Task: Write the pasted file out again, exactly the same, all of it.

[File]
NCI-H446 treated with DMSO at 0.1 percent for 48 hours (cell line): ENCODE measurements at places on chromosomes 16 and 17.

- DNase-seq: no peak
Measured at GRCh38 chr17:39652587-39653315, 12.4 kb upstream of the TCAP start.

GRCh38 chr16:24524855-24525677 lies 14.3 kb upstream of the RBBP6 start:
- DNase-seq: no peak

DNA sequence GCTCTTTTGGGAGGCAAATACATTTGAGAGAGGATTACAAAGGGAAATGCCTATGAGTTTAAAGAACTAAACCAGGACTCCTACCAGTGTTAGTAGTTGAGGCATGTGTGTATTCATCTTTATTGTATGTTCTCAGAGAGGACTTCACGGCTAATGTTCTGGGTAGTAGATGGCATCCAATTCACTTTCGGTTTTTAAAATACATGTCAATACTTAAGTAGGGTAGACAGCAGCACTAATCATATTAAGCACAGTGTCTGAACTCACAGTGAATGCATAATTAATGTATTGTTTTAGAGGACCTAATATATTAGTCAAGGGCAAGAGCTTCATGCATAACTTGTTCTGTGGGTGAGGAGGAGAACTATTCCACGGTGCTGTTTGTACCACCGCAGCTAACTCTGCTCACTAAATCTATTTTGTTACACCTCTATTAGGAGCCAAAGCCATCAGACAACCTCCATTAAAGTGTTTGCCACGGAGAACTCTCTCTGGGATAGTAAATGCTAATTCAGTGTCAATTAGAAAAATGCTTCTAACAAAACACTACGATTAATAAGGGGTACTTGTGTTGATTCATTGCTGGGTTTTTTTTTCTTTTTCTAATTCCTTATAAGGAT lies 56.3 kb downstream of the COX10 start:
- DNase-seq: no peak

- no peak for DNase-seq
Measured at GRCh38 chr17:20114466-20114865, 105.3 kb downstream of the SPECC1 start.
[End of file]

NCI-H446 treated with DMSO at 0.1 percent for 48 hours (cell line): ENCODE measurements at places on chromosomes 16 and 17.

- DNase-seq: no peak
Measured at GRCh38 chr17:39652587-39653315, 12.4 kb upstream of the TCAP start.

GRCh38 chr16:24524855-24525677 lies 14.3 kb upstream of the RBBP6 start:
- DNase-seq: no peak

DNA sequence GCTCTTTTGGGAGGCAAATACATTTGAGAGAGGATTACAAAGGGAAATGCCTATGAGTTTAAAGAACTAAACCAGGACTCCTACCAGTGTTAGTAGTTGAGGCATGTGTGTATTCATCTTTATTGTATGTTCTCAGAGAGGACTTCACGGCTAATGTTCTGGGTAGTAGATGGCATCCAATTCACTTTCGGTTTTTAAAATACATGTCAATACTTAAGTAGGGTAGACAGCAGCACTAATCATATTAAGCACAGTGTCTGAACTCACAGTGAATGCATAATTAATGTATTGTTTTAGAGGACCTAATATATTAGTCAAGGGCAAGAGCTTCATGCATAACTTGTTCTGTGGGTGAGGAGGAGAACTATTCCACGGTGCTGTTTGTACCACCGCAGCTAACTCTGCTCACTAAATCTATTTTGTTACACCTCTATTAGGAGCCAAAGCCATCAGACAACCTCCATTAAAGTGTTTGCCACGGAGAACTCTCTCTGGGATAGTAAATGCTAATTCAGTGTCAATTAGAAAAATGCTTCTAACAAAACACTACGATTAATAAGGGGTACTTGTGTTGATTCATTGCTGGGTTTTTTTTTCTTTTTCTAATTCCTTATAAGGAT lies 56.3 kb downstream of the COX10 start:
- DNase-seq: no peak

- no peak for DNase-seq
Measured at GRCh38 chr17:20114466-20114865, 105.3 kb downstream of the SPECC1 start.